At any time without entering a code, pressing 7/8 and 9/0 at the same time will lock all doors. After entering a working code, if you press 3/4 within 5 seconds, you will unlock the passenger door. If within 5 seconds you press 5/6, you will unlock the trunk.

(diagram: courtesy of Ed Wick.)

I hope this information is helpful to you if you don't know the code of your car or a car you have purchased.
For those of you who wish to change your vehicle's Keyless Entry Code, it is recommended that you obtain a second module to experiment with. New units are available from Ford, or, you can most likely save time and money by finding another one used from an individual or an auto dismantler. To change the code, you only need the control module and not the door keypad assembly. This way, if you should decide to rearrange the hardwiring by de-soldering and then re-positioning the resistors and obtain your own preferred code sequence, you can "experiment" or learn on the second module. Then, after your successful modifications are performed, simply plug it in and try your new code. Please be sure your only set of keys are not locked inside the vehicle should the new code fail to work. Also, by working with a second module, your vehicle will remain operational while you modify the second unit and you can store the original unit away for future use or re-installation if you should desire.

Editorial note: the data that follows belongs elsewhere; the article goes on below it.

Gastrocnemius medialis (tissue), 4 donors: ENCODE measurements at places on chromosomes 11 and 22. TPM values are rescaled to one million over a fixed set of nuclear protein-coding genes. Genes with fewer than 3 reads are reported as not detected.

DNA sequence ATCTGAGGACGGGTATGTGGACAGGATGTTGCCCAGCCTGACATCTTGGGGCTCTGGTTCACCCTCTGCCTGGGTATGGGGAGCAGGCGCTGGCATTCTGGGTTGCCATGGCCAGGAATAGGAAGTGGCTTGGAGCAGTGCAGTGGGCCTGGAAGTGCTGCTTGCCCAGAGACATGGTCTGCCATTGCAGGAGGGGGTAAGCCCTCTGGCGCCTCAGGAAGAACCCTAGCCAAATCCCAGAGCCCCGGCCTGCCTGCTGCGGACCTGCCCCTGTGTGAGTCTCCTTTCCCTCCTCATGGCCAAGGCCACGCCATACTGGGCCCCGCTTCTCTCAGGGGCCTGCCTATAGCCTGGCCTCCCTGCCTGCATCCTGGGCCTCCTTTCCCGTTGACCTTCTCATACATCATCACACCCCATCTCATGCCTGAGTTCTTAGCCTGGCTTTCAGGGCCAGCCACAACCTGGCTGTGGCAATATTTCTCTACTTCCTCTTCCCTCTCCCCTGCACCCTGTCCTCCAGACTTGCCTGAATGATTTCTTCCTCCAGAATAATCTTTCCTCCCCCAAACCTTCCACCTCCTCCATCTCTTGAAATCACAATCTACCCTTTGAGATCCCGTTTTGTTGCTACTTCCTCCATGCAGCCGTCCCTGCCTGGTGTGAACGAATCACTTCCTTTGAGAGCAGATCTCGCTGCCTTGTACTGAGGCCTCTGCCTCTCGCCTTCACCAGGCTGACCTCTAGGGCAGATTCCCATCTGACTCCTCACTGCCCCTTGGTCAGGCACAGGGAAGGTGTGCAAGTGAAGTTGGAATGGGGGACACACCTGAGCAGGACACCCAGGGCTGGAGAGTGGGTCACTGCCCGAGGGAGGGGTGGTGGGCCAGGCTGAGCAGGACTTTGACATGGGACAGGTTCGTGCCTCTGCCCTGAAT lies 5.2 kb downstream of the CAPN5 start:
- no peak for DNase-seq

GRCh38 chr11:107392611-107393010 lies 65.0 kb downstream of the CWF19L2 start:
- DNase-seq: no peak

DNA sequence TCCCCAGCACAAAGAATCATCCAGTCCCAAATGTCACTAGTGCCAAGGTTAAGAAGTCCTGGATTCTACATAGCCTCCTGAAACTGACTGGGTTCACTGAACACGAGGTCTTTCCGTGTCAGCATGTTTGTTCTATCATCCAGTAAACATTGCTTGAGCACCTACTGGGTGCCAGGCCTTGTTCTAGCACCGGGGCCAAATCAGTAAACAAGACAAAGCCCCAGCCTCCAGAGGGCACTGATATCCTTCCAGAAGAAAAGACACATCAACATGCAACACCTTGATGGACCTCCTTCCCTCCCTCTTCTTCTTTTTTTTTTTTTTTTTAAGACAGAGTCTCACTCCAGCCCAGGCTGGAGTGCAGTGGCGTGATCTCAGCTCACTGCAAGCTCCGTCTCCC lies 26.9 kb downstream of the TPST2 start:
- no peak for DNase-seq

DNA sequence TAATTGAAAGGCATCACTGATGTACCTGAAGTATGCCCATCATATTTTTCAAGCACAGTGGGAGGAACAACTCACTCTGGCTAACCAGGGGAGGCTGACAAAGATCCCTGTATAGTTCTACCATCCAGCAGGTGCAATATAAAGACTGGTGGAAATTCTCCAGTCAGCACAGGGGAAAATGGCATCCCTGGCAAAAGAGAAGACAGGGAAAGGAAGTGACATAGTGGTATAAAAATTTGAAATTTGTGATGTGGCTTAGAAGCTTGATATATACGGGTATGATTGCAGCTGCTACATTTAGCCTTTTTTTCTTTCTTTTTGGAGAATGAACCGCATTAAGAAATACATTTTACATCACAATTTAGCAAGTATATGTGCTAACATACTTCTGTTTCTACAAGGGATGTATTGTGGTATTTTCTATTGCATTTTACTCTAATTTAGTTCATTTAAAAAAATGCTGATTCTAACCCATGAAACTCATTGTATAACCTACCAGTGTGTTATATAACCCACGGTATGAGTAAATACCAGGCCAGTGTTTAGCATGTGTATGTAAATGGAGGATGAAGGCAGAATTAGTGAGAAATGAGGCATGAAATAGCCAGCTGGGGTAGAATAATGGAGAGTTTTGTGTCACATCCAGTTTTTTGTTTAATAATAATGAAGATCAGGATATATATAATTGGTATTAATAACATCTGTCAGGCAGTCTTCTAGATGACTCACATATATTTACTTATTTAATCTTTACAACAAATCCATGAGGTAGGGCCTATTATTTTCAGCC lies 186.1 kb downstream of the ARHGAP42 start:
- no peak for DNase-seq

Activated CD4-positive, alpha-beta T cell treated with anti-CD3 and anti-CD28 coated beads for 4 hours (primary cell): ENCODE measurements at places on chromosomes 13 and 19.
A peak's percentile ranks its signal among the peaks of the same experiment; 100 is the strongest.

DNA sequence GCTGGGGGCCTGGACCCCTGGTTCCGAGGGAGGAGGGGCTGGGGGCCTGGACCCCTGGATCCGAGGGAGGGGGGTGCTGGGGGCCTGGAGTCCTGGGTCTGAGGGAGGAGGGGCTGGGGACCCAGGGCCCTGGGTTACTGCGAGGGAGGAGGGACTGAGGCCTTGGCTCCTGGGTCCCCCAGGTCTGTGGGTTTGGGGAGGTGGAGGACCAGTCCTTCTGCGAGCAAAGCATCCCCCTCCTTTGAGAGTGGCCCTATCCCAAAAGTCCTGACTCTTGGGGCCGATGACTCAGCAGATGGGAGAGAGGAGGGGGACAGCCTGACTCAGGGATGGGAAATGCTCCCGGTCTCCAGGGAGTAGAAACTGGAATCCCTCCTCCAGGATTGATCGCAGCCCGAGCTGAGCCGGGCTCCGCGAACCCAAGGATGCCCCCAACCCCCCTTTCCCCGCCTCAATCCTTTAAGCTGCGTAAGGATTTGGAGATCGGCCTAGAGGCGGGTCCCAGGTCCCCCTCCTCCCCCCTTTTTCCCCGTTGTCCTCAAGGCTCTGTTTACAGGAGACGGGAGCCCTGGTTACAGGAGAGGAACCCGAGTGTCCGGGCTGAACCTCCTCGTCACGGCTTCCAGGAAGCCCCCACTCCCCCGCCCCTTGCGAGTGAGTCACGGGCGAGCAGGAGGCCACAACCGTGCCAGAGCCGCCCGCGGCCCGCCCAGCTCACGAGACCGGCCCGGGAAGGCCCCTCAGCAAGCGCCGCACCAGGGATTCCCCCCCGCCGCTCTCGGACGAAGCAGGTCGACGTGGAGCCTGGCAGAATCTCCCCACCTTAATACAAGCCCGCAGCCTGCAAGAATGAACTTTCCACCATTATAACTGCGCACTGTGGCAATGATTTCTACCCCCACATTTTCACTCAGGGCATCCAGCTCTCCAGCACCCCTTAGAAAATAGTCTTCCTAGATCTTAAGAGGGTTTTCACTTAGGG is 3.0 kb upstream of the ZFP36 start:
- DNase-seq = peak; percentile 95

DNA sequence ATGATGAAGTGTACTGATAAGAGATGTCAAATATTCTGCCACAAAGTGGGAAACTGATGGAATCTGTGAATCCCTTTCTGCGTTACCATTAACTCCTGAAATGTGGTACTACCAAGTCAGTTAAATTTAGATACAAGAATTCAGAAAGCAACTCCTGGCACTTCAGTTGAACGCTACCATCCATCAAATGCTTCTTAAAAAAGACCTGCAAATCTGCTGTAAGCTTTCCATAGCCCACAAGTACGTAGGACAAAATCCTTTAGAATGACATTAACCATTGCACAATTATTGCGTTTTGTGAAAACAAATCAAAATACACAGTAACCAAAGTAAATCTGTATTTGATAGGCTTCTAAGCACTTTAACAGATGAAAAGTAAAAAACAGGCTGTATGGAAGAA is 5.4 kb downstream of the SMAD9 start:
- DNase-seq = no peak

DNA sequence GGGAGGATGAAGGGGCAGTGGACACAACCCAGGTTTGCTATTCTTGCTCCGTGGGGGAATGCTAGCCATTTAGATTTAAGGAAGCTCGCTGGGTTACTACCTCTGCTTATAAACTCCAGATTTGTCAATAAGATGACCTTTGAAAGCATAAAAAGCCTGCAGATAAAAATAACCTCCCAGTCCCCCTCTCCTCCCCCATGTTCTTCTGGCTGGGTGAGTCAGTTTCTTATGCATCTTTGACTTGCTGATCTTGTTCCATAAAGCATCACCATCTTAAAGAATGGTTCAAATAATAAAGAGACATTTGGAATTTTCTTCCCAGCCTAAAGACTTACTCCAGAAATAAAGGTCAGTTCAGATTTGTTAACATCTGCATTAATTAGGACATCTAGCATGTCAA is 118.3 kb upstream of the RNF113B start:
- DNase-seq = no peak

My sincerest thanks to Ed Wick for his contributions to the Registry for this article. It's much appreciated.
Disclaimer: This article is for personal use only and for assisting owners in maintaining their vehicle. No publishing or reprinting is allowed unless by permission by the author of this article. The author is not responsible for any damage that occurs from the use of this information.